I deal quickly with mundane activities like doing the dishes, taking vitamins, or switching laundry by adding them to routines that I perform in the morning, afternoon, and evening. I tackle these during my personal time following the three main meals of the day. I keep my routines in a scheduling binder with other lists and templates. In my daily planner, I write my routines as AM (morning), AN (afternoon), and PM (evening) and check them off when completed. Here’s what they look like:
- My morning routine consists of eating breakfast, devotional and prayer time, personal grooming, starting a load of laundry, taking vitamins and medications, going for a walk, and other repetitive items.
- The afternoon routine involves emptying my robot vacuum, swish-mopping the floor, doing a load of dishes, taking out the trash, and switching the laundry from the washer to the dryer.
- The evening routine is where I cook dinner if it’s my turn or else do dinner dishes. I also empty the dryer and fold the clothing during this time.
Medications, Vitamins, and Health Routines
Remembering to take care of your health is difficult unless you have a plan. Including them in my daily planner helps me keep track of them, even when I’m rushed. I mark these in the same way as routines with AM (morning), AN (afternoon), and PM (evening). I include these items in my routines, so checking them is less about initiating them and more about recording that I took care of them.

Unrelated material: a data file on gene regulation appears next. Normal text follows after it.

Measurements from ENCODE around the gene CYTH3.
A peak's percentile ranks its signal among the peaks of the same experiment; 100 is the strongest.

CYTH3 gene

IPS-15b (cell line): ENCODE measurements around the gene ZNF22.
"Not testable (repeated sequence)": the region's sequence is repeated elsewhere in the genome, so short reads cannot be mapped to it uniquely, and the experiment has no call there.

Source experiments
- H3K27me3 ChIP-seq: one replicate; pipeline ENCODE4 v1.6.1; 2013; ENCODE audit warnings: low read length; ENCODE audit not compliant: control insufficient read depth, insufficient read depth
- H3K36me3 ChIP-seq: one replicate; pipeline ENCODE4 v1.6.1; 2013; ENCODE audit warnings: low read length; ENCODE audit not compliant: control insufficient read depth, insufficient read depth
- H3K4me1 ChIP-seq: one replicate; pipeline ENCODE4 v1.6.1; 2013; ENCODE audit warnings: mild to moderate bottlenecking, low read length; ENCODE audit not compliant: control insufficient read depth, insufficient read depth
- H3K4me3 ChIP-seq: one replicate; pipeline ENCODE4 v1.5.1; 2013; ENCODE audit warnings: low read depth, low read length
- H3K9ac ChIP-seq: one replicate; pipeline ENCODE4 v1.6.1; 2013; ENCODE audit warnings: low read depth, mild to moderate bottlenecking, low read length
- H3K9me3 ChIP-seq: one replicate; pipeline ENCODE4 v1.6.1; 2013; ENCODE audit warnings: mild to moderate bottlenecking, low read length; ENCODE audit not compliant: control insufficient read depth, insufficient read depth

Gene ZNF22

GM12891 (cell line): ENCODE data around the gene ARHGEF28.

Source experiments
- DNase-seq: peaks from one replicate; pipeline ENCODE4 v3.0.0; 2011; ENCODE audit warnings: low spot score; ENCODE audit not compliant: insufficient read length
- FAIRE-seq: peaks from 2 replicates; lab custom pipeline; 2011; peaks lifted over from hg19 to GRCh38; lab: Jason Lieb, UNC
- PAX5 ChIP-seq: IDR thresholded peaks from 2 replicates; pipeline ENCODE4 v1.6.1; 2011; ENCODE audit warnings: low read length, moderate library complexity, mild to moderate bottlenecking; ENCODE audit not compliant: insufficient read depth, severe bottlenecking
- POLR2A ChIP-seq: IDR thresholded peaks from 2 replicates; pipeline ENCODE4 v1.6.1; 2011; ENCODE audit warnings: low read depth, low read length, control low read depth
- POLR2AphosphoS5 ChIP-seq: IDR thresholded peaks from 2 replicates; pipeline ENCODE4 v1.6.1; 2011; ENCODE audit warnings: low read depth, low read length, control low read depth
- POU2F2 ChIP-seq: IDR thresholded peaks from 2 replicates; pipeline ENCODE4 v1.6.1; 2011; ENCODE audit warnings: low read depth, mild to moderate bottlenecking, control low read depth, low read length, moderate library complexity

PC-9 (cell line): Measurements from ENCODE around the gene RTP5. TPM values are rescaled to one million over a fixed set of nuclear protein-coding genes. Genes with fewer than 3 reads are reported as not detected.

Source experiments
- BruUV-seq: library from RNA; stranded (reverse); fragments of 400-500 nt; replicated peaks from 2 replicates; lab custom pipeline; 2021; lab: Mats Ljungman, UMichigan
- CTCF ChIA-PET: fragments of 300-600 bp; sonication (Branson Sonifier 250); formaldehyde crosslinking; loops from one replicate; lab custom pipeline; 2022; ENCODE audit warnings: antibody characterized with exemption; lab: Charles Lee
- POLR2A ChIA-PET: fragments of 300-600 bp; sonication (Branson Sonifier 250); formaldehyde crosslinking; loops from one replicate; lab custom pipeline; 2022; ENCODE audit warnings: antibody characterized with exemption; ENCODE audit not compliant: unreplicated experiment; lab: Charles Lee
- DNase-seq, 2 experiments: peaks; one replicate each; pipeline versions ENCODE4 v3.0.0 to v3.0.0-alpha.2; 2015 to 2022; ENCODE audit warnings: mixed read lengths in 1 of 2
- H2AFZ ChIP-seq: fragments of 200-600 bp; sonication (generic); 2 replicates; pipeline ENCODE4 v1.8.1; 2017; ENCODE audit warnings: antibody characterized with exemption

Step 3: Assign Daily Focuses
For every basic priority, I assign a daily focus. These are areas I need to spotlight, but not every day. I don’t always get to them, but giving them specific days makes me more likely to work on them.
Note: An upright line indicates that the next focus on a line belongs in a subsequent week. For example, on Mondays I concentrate on education one week, conference tasks the next.
Writing Focus Tasks
Monday: Education | Conferences
Tuesday: Book Promotion
Wednesday: Graphics Production | Book Production | Design | Videos
Thursday: Author Platform | Live Write Breathe Growth
Friday: My Author Website | Live Write Breathe Website
Saturday: Plan Research Trips | Make Retreat Plans
Sunday: Office Design, Decluttering, and Organizing
Household Focus Tasks
Monday: Homeschool Planning